YAC HIT LIST: Teen Girl Movies

By Kirsten SmithApril 12, 2013

YAC HIT LIST: Teen Girl Movies

MOVIES ABOUT TEENAGE GIRLS are better than movies about other people. I’ve been in love with them since I came of age in the late 1980s in a small town in Washington state, wishing I was cooler than I was. My movie worldview was shaped by the Shakespeare of Teen Cinema, John Hughes, and his muse, Molly Ringwald (I wrote about my deep feelings for her here). I was smitten with his characters and his attitudes, his soundtracks and his costumes, and I aspired to grow up and be a writer like him. Aided by an after school job at the local video store, I soaked in every bit of teen-themed celluloid I could get my eyeballs on, Hughes and otherwise.

The first screenplay I sold with my writing partner, Karen McCullah, was an homage to Hughes by way of Shakespeare, 10 Things I Hate About You. The second screenplay we sold was a girl surfing dramedy called Girl in the Curl, which never got made, despite the efforts of Jennifer Love Hewitt to spearhead it with her new Sony production company. (The awesomeness of the 1990s was that J-Love wasn’t the only teen girl to have her own producing deal — in 1996, Sony also gave one to Alicia Silverstone so she could found First Kiss Productions.)

Throughout the 1990s and 2000s, teen chick flicks were flourishing. Karen and I were hard at work on girl-power fare like Legally Blonde, Ella Enchanted, What a Girl Wants, and She’s the Man. But times were a-changing, especially when studios began turning teen flicks into vehicles for Disney and Nickelodeon stars. Unlike Molly Ringwald, who came out of nowhere and radiated a misfit charm, the Nickelodeon girls felt more squeaky kid-clean than honest teen. Lindsay Lohan in Freaky Friday and Mean Girls (and, I’d like to think, Amanda Bynes in She’s the Man) were exceptions. But the Hughes Homages began to wear thin; soon the only place for real adolescent edge was in indies like Donnie Darko and Ghost World

In the late 2000s, post-feminism took powerful hold, and on the pages of YA fiction, a new kind of teenage heroine emerged: a girl fighting epic battles of good and evil, with the muscle to quite literally save the world. Hollywood caught on to Twilight and The Hunger Games, and suddenly movies about teenage girls became the unlikely blockbusters of the 21st century. Soon, my agent was encouraging me to write a YA novel with dystopian franchise appeal. I took his advice and wrote a YA novel. But much to his annoyance, the heroine in Trinkets isn’t killing bad guys, she’s shoplifting jewelry; she and her friends aren’t saving the world, they’re just trying to find their place in it. What it resembles more than anything is my favorite teen girl movies — the ones they don’t make anymore, the ones I’ll watch and re-watch no matter how old I am, the first loves I’ll never forget.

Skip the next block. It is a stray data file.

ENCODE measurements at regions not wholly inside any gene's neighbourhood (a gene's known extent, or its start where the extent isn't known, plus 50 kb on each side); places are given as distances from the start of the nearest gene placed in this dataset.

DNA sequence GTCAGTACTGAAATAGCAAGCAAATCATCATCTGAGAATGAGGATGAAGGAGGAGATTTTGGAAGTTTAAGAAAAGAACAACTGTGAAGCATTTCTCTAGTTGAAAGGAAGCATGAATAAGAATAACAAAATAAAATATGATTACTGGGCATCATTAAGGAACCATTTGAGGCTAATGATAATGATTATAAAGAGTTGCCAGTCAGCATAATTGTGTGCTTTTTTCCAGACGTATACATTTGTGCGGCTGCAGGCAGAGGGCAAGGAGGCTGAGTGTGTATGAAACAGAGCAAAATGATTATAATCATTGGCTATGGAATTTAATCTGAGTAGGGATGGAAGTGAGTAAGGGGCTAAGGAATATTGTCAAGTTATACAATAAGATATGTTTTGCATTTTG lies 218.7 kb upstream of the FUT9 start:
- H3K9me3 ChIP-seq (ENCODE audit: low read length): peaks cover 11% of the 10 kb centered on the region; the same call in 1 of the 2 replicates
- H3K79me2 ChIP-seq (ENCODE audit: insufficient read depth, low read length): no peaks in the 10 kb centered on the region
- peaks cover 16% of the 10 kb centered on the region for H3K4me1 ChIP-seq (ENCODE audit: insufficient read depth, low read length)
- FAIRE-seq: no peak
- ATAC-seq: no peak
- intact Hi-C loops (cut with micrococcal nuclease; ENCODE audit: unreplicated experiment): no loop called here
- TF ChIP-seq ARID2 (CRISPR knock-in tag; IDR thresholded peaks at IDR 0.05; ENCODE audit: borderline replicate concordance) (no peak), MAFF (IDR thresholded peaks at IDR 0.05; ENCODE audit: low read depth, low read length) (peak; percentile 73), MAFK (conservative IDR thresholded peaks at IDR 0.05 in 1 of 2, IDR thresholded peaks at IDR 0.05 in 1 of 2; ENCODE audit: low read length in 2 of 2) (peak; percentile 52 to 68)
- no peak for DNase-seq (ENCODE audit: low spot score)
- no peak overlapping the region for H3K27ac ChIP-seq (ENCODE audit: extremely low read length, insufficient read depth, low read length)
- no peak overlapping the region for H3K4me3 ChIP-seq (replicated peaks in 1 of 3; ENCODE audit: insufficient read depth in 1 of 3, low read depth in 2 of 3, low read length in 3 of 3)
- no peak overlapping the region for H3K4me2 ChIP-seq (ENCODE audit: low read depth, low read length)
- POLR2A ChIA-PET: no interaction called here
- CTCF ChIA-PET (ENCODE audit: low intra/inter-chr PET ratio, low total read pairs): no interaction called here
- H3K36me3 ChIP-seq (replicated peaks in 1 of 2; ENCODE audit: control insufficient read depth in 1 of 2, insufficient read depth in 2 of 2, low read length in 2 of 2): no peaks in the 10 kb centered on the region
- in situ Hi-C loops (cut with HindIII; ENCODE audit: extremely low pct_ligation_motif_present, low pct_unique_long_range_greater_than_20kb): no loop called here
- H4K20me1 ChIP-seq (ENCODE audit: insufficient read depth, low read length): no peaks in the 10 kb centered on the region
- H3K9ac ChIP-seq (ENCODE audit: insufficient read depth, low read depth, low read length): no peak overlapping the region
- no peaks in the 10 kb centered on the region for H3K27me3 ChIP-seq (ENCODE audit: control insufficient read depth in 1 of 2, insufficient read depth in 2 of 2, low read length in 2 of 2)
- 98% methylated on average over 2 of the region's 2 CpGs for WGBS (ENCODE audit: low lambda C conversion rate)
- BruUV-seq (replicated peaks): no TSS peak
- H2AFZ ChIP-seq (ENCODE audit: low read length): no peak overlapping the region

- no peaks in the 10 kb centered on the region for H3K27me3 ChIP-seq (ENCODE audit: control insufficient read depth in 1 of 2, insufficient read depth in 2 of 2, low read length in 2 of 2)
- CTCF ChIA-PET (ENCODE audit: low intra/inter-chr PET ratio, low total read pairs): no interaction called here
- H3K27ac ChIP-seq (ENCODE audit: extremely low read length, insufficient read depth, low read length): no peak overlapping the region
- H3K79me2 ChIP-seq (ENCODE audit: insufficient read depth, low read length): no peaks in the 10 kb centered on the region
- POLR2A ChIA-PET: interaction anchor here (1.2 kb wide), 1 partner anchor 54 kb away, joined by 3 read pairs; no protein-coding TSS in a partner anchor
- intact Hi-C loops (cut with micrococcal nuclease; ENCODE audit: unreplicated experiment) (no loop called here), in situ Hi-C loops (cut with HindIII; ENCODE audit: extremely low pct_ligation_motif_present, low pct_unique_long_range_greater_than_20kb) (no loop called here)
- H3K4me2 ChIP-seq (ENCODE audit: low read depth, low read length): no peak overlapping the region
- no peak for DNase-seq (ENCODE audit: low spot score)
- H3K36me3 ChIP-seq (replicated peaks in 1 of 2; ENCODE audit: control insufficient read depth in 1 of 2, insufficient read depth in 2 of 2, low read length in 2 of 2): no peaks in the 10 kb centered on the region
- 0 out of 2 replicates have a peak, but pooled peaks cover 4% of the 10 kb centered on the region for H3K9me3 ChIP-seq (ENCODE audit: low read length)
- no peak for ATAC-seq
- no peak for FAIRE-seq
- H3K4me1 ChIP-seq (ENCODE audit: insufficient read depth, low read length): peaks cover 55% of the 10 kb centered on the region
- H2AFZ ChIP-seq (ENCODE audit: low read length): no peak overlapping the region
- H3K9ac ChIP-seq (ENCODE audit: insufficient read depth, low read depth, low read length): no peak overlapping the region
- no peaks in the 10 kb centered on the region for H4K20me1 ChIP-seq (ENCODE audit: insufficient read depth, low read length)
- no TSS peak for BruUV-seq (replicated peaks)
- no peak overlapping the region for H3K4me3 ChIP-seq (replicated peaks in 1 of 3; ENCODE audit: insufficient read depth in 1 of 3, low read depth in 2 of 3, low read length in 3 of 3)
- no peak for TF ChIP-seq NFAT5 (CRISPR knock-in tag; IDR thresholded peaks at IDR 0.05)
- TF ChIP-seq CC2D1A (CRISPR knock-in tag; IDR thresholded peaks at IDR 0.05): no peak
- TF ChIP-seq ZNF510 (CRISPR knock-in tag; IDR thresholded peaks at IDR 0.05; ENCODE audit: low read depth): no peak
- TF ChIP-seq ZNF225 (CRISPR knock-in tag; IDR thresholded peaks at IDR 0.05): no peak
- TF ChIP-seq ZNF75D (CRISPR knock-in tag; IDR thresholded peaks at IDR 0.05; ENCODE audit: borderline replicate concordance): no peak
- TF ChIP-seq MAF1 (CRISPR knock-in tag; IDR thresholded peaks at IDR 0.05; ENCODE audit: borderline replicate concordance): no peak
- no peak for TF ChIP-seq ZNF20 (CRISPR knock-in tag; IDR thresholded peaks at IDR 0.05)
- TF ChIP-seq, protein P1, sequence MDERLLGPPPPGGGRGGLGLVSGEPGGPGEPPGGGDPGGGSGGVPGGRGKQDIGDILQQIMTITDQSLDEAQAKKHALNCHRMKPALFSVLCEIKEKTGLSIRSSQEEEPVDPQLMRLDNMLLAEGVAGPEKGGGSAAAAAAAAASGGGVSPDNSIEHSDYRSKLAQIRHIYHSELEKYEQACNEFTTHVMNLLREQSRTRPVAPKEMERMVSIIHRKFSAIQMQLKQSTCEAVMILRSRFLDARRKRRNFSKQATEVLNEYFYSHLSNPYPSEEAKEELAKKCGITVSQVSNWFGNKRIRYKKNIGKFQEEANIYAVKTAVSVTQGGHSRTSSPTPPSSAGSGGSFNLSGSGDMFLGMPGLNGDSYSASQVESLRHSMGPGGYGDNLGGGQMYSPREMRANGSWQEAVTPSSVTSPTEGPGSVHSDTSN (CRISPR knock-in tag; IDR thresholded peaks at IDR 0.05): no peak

My Favorite Teen Girl Movies

Valley Girl (1983)
Sixteen Candles (1984)
Just One of the Guys (1985)
The Breakfast Club (1985)
Girls Just Want to Have Fun (1985)
Some Kind of Wonderful (1987)
Heathers (1988)
Clueless (1995)
Welcome to the Dollhouse (1995)
Show Me Love (1998)
Never Been Kissed (1999)
Dick (1999)
Bring It On (2000)
Ghost World (2001)
Mean Girls (2004)
My Summer of Love (2004)
Juno (2007)
The Runaways (2010)
Myth of the American Sleepover (2010)
Ginger & Rosa (2012)

And Post-Teen Girl Favorites

Modern Girls (1986)
Reality Bites (1994)
Romy & Michele’s High School Reunion (1997)


LARB Contributor

Kirsten Smith is a screenwriter and author of two YA novels, Trinkets and The Geography of Girlhood. Her film credits include Legally Blonde, 10 Things I Hate About You, She's the Man and The House Bunny. A recipient of MacDowell Colony and Breadloaf Writer's Conference fellowships, she lives in Los Angeles, California. You can find her online at Kiwi Loves You or on Twitter @kiwilovesyou.  


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